Data-driven digitalisation

Online Editor

Malte Berndt explains why the key to efficiency lies in operational technology (OT) communicating with information technology (IT).

The industry changes: skills shortages, emerging developing countries, rising energy costs, supply chain issues; the pressure to increase efficiency is enormous.

After automating production processes, companies are now looking for further ways to increase efficiency. The biggest promise: connecting the operational technology (OT) world to information technology (IT) systems.

But why should you do that? The OT world is not made for being connected to external networks. It is made to work in real time with highly automated robots, using different systems, embedded, PLC, industrial computers. These systems are not prepared to be operated safely on global and public networks. It would be mandatory to ensure absence of interaction with the OT layer to keep it safe and reliable.

If somebody wants to connect this world with the IT world, there must be
a big win. Why else should companies push this quite complex and elaborate activity?

Just to be clear: it is not about process control via IT levels, it is about getting data out. And sometimes in.

In the last years digitisation was much hyped – and it still is. However, benefits are getting clearer. The biggest lever is uptime: if you can understand your machines and processes even better, you are able to be more productive, reduce downtimes, get maintenance right on time as efficient as possible.

With historic data, device manufacturers understand what conditions are beneficial to keep their machines on the highest productivity level.

With live data, reactions times can be reduced. Service technicians know what is going on, what spare parts are needed for repair, or they can even solve issues remotely.

And if both comes together, it can even prevent downtimes – with predictive maintenance.

Great promise but OT needs to be connected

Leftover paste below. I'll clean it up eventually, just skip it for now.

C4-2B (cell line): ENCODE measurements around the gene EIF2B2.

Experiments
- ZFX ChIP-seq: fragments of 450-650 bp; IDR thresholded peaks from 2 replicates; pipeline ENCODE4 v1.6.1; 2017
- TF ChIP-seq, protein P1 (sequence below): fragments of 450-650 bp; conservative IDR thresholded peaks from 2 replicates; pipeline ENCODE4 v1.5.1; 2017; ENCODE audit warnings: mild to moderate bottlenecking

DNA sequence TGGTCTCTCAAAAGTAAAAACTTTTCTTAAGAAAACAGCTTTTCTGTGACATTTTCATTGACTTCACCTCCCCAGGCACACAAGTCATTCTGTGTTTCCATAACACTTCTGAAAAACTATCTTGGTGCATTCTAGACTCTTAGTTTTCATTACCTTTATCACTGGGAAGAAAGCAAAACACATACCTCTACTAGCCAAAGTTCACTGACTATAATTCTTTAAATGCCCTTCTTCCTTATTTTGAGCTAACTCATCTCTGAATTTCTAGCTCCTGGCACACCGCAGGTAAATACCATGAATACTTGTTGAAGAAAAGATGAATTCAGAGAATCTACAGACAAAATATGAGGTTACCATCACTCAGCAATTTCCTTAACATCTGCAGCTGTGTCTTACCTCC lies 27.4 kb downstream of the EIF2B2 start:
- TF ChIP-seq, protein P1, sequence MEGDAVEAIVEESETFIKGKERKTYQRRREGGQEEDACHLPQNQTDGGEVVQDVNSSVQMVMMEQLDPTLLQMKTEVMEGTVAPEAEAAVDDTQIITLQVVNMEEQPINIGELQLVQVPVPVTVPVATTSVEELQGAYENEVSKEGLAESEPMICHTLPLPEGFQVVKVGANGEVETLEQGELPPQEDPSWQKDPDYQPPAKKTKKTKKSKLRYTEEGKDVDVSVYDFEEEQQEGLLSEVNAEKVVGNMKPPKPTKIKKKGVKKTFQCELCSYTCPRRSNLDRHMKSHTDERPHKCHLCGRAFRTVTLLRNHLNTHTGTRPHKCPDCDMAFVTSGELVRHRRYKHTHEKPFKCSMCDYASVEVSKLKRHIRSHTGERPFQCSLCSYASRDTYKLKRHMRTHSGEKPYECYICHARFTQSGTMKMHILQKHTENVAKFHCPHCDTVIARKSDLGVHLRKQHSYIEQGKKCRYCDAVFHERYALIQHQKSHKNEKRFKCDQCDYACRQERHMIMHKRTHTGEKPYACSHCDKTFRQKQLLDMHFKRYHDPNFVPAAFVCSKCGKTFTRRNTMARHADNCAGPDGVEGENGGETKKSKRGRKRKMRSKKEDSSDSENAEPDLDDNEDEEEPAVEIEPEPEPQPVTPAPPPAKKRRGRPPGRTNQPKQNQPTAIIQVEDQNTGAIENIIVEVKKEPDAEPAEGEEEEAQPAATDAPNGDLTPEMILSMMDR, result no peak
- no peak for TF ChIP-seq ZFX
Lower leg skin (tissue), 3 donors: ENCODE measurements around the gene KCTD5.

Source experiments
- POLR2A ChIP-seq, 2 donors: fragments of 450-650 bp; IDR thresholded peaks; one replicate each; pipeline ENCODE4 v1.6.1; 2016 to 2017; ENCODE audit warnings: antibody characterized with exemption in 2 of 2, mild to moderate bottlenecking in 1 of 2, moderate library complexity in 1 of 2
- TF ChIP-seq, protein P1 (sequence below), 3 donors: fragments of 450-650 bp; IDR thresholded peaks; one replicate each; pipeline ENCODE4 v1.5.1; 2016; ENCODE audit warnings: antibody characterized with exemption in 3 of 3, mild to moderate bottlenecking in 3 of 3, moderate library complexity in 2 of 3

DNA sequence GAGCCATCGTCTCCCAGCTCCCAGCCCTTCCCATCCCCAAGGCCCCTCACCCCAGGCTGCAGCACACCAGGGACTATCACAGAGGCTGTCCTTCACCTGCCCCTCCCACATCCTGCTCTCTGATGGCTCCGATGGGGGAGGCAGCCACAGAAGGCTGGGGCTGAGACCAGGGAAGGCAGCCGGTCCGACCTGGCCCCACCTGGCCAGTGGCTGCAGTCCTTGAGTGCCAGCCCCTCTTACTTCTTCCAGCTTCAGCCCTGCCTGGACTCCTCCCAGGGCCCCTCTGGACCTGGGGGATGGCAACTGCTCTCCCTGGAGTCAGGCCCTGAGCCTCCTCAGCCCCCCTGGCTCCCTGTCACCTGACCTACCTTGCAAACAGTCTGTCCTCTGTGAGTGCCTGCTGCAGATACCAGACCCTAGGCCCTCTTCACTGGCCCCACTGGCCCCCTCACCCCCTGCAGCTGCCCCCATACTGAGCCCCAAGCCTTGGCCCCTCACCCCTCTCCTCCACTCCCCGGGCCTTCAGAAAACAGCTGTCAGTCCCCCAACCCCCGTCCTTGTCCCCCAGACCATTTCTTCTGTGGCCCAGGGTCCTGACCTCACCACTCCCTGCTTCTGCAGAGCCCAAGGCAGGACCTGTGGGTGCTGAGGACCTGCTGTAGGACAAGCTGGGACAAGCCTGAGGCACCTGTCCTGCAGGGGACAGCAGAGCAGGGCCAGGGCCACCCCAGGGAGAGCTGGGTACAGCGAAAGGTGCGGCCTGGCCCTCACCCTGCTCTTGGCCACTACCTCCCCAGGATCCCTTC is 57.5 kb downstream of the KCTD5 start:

For this to happen, data needs to move from OT to the IT layer. This is the first important step to digitisation and the key to efficiency gains. Many manufacturers are already helping companies with this.

Dräger Safety, for example, is developing gateways to collect data of gas detection devices on OT, forwarding it on IT level. On the one hand, these gateways ensure absence of interaction to keep OT levels safe and reliable. On the other hand, they convert data on IT protocol level as only this data can be used further ways: for big data analysis, either combined with data of different sources or used in many different systems. Protocols such as OPC-UA support the exchange of data.

Cloud versus edge computing

Especially in Europe, the discussion about cloud versus edge computing is ongoing. With state-of-the-art technology, cloud solutions can offer security on the same (or even higher) level as edge or on premise can do. Just think of online banking: this is a public cloud application.

More important is a trustful partner, which is working continuously on its applications, scanning for vulnerabilities, updating third-party libraries, and is ensuring the latest security measures.

But edge computing relates to an important area: If real-time is necessary, cloud-based systems show their weaknesses. This is an OT task anyhow. And it will stay there.

On IT level, cross-manufacturer data can be analysed

What is particularly interesting is that data from different sources can be related to each other instead of looking at them separately. This allows correlations to be identified, in the best case identifying a causal relationship. Companies such as SAP do offer modules, such as their asset performance measurement (APM) module, to collect data from different sources, define alarm rules and run analysis routines. APIs are the easiest way to connect securely to different platforms and to obtain data.

Dräger Safety, together with SRB Consulting Team, developed a solution with cloud-based software interfaces and SAP standard based IoT integration to request and forward data from Dräger’s Gas Detection Connect to SAP’s Asset Performance Management and ERP Plant Maintenance. While Dräger can support with advanced maintenance on its gas detection devices, offer visualisation, maintenance support and device management, the data on SAP level can be used to identify cross-data dependencies. For example: if alarms on gas detectors are triggered by exhaust fumes caused by engines during their start-up, data inside the SAP APM can help to understand root causes and eliminate unnecessary responses by improving the set-up.

The only way is going forward

Mastering this task requires planning and perseverance. But it is worth it as many things will become more efficient. Even the operation of the OT equipment itself: if an asset management system for OT equipment exists, which is needed anyway, tasks at OT level also become more structured, more efficient. Assets are recorded with information about operating systems, version numbers, part and serial numbers, protocols, and other characteristics.

After that the key is to forward OT data to IT levels. As more data finds its way from one world to the other, the ideas and possibilities become more tangible.

Getting there might be challenging but standing still is no option.

Malte Berndt is with Dräger Safety.